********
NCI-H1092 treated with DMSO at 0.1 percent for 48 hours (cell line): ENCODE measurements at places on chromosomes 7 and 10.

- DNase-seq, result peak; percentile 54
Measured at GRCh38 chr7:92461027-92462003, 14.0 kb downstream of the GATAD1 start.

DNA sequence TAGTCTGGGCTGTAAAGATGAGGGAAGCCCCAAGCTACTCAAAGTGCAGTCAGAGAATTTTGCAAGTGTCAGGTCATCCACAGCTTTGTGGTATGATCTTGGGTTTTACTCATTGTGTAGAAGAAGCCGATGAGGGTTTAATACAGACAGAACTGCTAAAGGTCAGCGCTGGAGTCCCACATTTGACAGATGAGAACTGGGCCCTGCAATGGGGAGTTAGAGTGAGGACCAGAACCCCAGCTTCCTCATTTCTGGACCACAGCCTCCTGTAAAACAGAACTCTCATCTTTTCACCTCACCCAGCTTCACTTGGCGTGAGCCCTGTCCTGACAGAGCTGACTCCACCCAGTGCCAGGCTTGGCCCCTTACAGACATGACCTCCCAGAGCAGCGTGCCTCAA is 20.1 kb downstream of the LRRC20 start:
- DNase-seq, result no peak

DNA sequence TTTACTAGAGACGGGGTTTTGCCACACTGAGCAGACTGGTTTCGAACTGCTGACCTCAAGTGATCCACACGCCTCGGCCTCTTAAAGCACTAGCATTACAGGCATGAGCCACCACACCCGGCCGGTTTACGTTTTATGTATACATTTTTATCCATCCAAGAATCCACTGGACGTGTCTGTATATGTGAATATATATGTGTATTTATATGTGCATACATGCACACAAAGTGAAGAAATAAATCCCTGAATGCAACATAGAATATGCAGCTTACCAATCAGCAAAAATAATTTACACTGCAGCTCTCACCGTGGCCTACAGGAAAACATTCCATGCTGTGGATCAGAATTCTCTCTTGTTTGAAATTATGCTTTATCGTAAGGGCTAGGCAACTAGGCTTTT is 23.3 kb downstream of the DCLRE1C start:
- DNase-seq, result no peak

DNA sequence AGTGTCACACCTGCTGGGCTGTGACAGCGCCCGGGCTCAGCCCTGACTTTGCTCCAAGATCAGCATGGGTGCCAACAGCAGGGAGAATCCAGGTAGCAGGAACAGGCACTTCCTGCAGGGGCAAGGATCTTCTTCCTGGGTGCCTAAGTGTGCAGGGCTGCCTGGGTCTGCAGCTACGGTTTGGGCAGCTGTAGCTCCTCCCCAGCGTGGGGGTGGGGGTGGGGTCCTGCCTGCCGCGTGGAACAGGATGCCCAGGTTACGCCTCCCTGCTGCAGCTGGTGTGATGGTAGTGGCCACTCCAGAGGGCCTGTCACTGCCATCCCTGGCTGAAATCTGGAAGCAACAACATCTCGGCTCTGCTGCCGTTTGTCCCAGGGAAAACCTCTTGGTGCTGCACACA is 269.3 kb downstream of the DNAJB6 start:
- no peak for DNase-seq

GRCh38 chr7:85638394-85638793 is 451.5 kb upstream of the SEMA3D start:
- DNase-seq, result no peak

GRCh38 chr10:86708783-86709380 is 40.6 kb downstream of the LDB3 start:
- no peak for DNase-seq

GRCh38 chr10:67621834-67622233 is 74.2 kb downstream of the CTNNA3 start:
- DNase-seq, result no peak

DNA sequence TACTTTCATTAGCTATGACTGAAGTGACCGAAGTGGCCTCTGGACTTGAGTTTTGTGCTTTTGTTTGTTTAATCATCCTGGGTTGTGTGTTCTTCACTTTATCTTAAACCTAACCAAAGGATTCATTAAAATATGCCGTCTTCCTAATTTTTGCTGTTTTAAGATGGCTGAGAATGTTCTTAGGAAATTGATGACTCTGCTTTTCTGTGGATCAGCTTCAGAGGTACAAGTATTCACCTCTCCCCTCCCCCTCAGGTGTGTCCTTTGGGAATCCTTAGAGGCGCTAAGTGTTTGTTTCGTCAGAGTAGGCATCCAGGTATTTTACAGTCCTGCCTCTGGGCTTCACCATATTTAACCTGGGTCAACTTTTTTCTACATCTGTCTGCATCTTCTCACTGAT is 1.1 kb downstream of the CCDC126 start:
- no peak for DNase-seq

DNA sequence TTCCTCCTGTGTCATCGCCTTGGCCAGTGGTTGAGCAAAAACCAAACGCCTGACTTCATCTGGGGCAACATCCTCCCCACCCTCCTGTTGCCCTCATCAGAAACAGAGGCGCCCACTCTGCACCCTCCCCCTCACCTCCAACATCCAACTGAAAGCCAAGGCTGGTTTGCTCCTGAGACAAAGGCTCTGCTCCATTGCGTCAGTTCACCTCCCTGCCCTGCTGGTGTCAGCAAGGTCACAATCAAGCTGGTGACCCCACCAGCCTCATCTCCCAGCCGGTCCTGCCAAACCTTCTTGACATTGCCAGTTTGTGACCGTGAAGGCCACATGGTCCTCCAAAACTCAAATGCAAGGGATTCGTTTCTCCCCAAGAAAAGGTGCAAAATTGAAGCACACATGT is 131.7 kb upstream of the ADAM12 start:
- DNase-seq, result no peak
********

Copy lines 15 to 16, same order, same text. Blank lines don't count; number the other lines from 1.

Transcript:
- DNase-seq, result no peak

DNA sequence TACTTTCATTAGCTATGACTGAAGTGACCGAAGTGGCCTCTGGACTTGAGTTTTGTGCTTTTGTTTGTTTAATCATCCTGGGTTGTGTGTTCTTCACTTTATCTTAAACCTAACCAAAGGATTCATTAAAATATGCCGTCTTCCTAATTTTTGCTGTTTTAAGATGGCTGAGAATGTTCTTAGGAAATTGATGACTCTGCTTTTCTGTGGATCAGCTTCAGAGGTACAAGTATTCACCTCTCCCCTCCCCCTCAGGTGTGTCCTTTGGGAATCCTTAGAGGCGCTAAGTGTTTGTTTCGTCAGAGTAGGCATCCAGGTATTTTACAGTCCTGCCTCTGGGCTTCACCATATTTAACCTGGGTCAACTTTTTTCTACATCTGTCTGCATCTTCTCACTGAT is 1.1 kb downstream of the CCDC126 start: